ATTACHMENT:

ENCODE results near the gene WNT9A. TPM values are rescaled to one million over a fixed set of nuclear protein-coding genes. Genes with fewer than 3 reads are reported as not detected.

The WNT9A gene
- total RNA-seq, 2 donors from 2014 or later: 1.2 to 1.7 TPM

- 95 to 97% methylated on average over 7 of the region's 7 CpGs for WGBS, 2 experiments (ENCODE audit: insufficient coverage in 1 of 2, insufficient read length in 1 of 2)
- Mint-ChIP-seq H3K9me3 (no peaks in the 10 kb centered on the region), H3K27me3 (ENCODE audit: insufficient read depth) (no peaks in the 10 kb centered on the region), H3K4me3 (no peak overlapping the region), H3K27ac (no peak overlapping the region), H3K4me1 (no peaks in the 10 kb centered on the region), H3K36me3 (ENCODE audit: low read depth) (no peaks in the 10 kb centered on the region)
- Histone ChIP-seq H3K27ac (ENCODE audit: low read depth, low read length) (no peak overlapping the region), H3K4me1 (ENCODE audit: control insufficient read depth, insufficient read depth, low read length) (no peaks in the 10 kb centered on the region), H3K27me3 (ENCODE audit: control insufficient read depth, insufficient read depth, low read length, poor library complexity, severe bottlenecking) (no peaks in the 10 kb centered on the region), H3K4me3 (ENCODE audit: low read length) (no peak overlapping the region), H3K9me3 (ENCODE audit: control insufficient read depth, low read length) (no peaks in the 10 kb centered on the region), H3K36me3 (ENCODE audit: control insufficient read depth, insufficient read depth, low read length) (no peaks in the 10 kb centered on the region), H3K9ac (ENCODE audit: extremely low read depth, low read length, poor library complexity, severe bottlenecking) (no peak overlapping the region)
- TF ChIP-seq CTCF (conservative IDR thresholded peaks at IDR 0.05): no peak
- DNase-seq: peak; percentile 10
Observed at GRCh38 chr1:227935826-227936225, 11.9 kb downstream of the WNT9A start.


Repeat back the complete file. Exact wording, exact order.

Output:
ENCODE results near the gene WNT9A. TPM values are rescaled to one million over a fixed set of nuclear protein-coding genes. Genes with fewer than 3 reads are reported as not detected.

The WNT9A gene
- total RNA-seq, 2 donors from 2014 or later: 1.2 to 1.7 TPM

- 95 to 97% methylated on average over 7 of the region's 7 CpGs for WGBS, 2 experiments (ENCODE audit: insufficient coverage in 1 of 2, insufficient read length in 1 of 2)
- Mint-ChIP-seq H3K9me3 (no peaks in the 10 kb centered on the region), H3K27me3 (ENCODE audit: insufficient read depth) (no peaks in the 10 kb centered on the region), H3K4me3 (no peak overlapping the region), H3K27ac (no peak overlapping the region), H3K4me1 (no peaks in the 10 kb centered on the region), H3K36me3 (ENCODE audit: low read depth) (no peaks in the 10 kb centered on the region)
- Histone ChIP-seq H3K27ac (ENCODE audit: low read depth, low read length) (no peak overlapping the region), H3K4me1 (ENCODE audit: control insufficient read depth, insufficient read depth, low read length) (no peaks in the 10 kb centered on the region), H3K27me3 (ENCODE audit: control insufficient read depth, insufficient read depth, low read length, poor library complexity, severe bottlenecking) (no peaks in the 10 kb centered on the region), H3K4me3 (ENCODE audit: low read length) (no peak overlapping the region), H3K9me3 (ENCODE audit: control insufficient read depth, low read length) (no peaks in the 10 kb centered on the region), H3K36me3 (ENCODE audit: control insufficient read depth, insufficient read depth, low read length) (no peaks in the 10 kb centered on the region), H3K9ac (ENCODE audit: extremely low read depth, low read length, poor library complexity, severe bottlenecking) (no peak overlapping the region)
- TF ChIP-seq CTCF (conservative IDR thresholded peaks at IDR 0.05): no peak
- DNase-seq: peak; percentile 10
Observed at GRCh38 chr1:227935826-227936225, 11.9 kb downstream of the WNT9A start.